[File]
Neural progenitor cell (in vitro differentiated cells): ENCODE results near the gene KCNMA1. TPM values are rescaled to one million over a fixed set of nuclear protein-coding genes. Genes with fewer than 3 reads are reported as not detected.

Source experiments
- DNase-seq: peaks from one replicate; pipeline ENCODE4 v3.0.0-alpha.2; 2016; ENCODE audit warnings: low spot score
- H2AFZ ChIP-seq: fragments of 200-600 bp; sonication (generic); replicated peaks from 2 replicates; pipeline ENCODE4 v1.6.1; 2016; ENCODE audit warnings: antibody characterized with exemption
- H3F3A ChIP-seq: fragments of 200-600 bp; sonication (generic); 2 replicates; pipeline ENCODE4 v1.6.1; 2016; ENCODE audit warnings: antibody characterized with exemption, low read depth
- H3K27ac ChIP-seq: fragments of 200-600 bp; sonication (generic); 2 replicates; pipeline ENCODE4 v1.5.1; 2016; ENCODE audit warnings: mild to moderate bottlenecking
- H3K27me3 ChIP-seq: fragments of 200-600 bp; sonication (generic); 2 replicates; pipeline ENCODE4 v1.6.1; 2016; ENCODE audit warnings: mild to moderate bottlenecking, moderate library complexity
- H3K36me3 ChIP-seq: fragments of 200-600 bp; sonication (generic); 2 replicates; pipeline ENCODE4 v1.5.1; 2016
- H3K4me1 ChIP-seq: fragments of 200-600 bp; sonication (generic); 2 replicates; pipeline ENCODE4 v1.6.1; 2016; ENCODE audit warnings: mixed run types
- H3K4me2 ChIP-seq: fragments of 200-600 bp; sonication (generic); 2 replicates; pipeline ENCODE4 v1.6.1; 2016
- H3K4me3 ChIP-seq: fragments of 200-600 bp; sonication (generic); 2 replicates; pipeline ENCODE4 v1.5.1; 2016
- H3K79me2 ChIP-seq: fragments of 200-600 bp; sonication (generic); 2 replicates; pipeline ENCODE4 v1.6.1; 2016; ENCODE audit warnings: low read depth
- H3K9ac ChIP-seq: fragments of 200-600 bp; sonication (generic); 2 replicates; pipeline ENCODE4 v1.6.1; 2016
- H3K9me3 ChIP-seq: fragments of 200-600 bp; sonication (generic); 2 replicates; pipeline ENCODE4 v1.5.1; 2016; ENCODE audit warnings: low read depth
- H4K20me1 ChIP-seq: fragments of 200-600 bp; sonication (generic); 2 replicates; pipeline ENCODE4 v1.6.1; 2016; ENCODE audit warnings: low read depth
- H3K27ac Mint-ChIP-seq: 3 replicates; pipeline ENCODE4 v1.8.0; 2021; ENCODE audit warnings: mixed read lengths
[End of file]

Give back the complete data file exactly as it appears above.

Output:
Neural progenitor cell (in vitro differentiated cells): ENCODE results near the gene KCNMA1. TPM values are rescaled to one million over a fixed set of nuclear protein-coding genes. Genes with fewer than 3 reads are reported as not detected.

Source experiments
- DNase-seq: peaks from one replicate; pipeline ENCODE4 v3.0.0-alpha.2; 2016; ENCODE audit warnings: low spot score
- H2AFZ ChIP-seq: fragments of 200-600 bp; sonication (generic); replicated peaks from 2 replicates; pipeline ENCODE4 v1.6.1; 2016; ENCODE audit warnings: antibody characterized with exemption
- H3F3A ChIP-seq: fragments of 200-600 bp; sonication (generic); 2 replicates; pipeline ENCODE4 v1.6.1; 2016; ENCODE audit warnings: antibody characterized with exemption, low read depth
- H3K27ac ChIP-seq: fragments of 200-600 bp; sonication (generic); 2 replicates; pipeline ENCODE4 v1.5.1; 2016; ENCODE audit warnings: mild to moderate bottlenecking
- H3K27me3 ChIP-seq: fragments of 200-600 bp; sonication (generic); 2 replicates; pipeline ENCODE4 v1.6.1; 2016; ENCODE audit warnings: mild to moderate bottlenecking, moderate library complexity
- H3K36me3 ChIP-seq: fragments of 200-600 bp; sonication (generic); 2 replicates; pipeline ENCODE4 v1.5.1; 2016
- H3K4me1 ChIP-seq: fragments of 200-600 bp; sonication (generic); 2 replicates; pipeline ENCODE4 v1.6.1; 2016; ENCODE audit warnings: mixed run types
- H3K4me2 ChIP-seq: fragments of 200-600 bp; sonication (generic); 2 replicates; pipeline ENCODE4 v1.6.1; 2016
- H3K4me3 ChIP-seq: fragments of 200-600 bp; sonication (generic); 2 replicates; pipeline ENCODE4 v1.5.1; 2016
- H3K79me2 ChIP-seq: fragments of 200-600 bp; sonication (generic); 2 replicates; pipeline ENCODE4 v1.6.1; 2016; ENCODE audit warnings: low read depth
- H3K9ac ChIP-seq: fragments of 200-600 bp; sonication (generic); 2 replicates; pipeline ENCODE4 v1.6.1; 2016
- H3K9me3 ChIP-seq: fragments of 200-600 bp; sonication (generic); 2 replicates; pipeline ENCODE4 v1.5.1; 2016; ENCODE audit warnings: low read depth
- H4K20me1 ChIP-seq: fragments of 200-600 bp; sonication (generic); 2 replicates; pipeline ENCODE4 v1.6.1; 2016; ENCODE audit warnings: low read depth
- H3K27ac Mint-ChIP-seq: 3 replicates; pipeline ENCODE4 v1.8.0; 2021; ENCODE audit warnings: mixed read lengths